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Insight from Smart Water Meters: Opportunities for Targeted Management Strategies

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posted on 2016-12-16, 05:53 authored by Mark ThyerMark Thyer, Nicole Arbon

This seminar will present the key insights and practical implications for targeted management strategies that have emerged from analysis of 3 years of smart water meter measurements on a representative set of 100-150 households in Adelaide. It will be of interest to a wide range of personnel within SA Water including water network planners and operators who use demand and waste water predictions to optimize planning and operational decisions, and to community engagement and policy personnel who wish to better understand the relationship between household behavior and water use. The topics to be covered include:

Drivers of Indoor Use

The key drivers of indoor water use were identified by combining end use measurements with household surveys of demographics, behavior, appliance usage and attitude. Key findings include:

•     Distinct household usage groups (related to demographics such as income/age/attitude) were identified with different water end-use patterns.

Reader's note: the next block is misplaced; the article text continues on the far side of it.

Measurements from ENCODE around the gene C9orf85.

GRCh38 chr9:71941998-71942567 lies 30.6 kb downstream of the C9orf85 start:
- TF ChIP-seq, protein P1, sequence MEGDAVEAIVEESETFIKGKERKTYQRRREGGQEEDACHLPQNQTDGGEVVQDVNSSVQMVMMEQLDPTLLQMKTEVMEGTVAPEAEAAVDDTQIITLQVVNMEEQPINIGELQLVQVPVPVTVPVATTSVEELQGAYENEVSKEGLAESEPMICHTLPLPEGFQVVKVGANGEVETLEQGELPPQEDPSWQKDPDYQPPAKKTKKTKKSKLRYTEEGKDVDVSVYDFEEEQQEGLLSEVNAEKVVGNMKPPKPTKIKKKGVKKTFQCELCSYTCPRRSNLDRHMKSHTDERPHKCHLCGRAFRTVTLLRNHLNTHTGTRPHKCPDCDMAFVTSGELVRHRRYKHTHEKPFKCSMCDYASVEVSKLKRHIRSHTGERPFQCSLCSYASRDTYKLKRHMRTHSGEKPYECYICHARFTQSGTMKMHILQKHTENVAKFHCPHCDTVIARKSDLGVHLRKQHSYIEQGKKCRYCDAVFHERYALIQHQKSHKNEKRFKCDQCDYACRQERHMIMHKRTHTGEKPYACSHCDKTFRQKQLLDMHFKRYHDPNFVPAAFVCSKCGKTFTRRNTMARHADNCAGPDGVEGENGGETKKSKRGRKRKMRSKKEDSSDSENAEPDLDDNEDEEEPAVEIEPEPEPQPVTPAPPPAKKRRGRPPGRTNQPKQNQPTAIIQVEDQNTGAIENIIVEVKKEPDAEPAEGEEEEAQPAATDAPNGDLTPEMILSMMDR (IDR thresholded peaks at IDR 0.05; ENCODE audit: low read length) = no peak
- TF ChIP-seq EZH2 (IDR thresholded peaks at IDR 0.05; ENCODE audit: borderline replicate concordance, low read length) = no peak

•     This has implications for the development of targeted strategies for effective demand management and water use prediction to optimise planning and operations of water networks.

•     The Behavioural End Use Stochastic Simulator (BESS) that utilises differences in behaviour and water using appliances to provide end-use predictions was found to be highly accurate (~5-10% errors) when calibrated with local end-use measurements.

•     This implies BESS can provide reliable water use predictions that incorporate changes in behaviour and household characteristics. BESS was used to attribute water-use reduction during the 2007-2009 drought and provide predictions of demand management scenarios (uptake of water efficient appliances) in the future (2025 and 2050).

Drivers of Outdoor Use and Peak Demands

The key drivers of outdoor water use and peak demand were analyzed by combining the three years of smart water measurements with climate and household characteristics (garden size/irrigation type etc). Key findings are:

•    Potential impacts of future climate change on peak demands.

•    Identification of the key drivers of outdoor water use and its implications for water prediction and demand management strategies.

•    Identification of the key drivers of peak water and its implications for peak demand prediction and peak demand reduction strategies. An important finding being that a small proportion of the households with certain characteristics contribute a large amount to the peak demand.

The majority of these findings emerged from the “Identifying the Key Drivers of Household Water Use” component of the Goyder Institute for Water Research Optimal Water Resource Mix (OWRM) for Greater Adelaide project of which SA Water was a key stakeholder.


Goyder Institute for Water Research, University of Adelaide, CSIRO


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